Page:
Markets & Stocks
Case resignation: No big stock boost
Reserved optimism after chairman calls it quits gives way to speculation over what's next for AOL.
January 13, 2003: 12:37 PM EST
By Justin Lahart, CNN/Money Staff Writer

NEW YORK (CNN/Money) - Early enthusiasm for shares of AOL Time Warner faded to a more muted optimism Monday as investors, digesting the news of Chairman Steve Case's resignation, mulled over what's next for the company.

"It will put a short-term top on the stock," said Seth Tobias, manager of the hedge-fund Circle T, of Case's resignation. "I think it marks the end of an era -- the last remnant of excesses and looking at fundamentals through rose-colored glasses. Now people are going to look at AOL and value it as a media conglomerate and find it's fairly valued."

Although he has both owned and shorted AOL in the past, Tobias currently has no position in the stock. Up more than 4 percent in pre-market action, by late morning AOL Time Warner (AOL: Research, Estimates), parent of CNN/Money, was up just 27 cents, or 1.8 percent, at $15.13.

For many investors, Case has long been a symbol of everything that was wrong with AOL Time Warner. The company's stock has plummeted since the 2001 merger of America Online, which he co-founded in 1985, with Time Warner. With hindsight, many investors believe that Time Warner would have been better off if it had never listened to AOL's overtures -- that Case had pulled a fast one, trading in his overvalued America Online shares for undervalued Time Warner ones.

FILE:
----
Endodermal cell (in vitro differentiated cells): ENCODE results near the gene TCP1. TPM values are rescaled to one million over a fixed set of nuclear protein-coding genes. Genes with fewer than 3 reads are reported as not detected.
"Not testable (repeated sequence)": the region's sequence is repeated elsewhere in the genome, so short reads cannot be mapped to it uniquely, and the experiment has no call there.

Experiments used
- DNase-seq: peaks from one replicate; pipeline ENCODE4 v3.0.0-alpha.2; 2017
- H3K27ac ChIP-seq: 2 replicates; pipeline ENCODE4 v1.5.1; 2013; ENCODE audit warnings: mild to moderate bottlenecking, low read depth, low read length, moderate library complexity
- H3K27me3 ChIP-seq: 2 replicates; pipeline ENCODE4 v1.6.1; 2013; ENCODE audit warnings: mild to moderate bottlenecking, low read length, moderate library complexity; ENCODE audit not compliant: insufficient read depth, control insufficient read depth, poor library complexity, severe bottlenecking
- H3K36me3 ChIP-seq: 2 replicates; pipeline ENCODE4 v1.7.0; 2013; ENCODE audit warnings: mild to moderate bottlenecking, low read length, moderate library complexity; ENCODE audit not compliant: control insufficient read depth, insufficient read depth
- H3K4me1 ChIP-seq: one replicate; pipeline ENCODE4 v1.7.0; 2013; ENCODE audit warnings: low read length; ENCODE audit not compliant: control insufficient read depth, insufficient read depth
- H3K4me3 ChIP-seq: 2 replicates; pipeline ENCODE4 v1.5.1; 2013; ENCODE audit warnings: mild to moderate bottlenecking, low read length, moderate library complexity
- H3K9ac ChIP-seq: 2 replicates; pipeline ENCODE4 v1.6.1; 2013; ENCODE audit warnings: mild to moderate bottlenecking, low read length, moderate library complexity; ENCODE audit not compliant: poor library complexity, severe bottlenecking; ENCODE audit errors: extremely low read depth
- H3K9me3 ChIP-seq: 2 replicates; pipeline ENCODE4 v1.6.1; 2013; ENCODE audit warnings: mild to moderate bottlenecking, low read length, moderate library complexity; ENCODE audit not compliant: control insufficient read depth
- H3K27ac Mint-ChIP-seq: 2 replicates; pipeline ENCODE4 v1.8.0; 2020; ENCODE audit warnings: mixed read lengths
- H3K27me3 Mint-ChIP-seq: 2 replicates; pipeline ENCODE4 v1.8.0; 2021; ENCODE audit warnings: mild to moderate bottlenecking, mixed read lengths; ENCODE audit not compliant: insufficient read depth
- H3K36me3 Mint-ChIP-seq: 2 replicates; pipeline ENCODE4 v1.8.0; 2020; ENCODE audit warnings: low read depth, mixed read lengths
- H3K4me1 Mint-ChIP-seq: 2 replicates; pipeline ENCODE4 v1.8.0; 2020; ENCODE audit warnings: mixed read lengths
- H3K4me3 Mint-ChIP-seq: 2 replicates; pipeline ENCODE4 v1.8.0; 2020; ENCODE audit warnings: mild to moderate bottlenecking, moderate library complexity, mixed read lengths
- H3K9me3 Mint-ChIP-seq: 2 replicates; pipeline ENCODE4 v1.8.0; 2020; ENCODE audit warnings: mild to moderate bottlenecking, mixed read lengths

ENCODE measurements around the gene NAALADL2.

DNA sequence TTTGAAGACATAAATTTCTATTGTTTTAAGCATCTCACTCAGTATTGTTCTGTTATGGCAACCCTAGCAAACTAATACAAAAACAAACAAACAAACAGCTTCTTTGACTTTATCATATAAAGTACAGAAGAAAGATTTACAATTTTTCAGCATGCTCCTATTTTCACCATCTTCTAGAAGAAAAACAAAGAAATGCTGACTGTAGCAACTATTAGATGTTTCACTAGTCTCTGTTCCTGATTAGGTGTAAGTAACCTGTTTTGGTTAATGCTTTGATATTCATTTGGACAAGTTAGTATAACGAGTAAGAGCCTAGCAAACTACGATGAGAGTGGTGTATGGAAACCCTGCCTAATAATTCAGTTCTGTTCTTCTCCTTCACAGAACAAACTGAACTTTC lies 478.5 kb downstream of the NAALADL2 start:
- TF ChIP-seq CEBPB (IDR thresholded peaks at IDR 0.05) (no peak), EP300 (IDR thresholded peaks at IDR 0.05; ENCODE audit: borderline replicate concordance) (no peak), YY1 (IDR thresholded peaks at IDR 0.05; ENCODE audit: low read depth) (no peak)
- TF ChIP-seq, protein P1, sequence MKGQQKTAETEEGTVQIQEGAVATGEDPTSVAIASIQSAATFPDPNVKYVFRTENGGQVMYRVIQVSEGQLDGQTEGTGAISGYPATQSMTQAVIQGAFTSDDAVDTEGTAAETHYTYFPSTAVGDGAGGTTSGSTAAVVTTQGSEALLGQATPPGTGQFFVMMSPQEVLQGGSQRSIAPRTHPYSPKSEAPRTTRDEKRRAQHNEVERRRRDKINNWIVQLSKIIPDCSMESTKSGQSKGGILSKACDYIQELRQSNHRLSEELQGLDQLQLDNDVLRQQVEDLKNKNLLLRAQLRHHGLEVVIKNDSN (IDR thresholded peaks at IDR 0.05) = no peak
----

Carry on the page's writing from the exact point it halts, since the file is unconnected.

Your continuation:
"The question was not whether Case would leave, but when," said Credit Suisse Asset Management managing director Stanley Nabi, who holds shares of AOL.

Doug Kass, a hedge-fund manager with Seabreeze Partners who has a small short position in AOL, thinks that Case's resignation is a negative signal, indicating that the online unit will show a net reduction in subscribers when it reports results Jan. 29. "That's going to shake the Street," Kass said.

Other observers feel that Case's resignation does little more than give the stock a psychological boost, but CSFB's Nabi believes that it, like the resignation of Chief Operating Officer Robert Pittman in July, signals the company is "clearing away the rubble" of the busted deal. He thinks that there's a better than 50 percent chance that the company will scuttle its ailing America Online unit.

That will take time, however. The company is committed to turning the Internet business around -- and indeed it must if it wants to either sell it or spin it off in a public offering. In August AOL Time Warner hired Jonathan Miller, formerly president and CEO of USA Information and Services, to take on the reins at America Online.  Top of page

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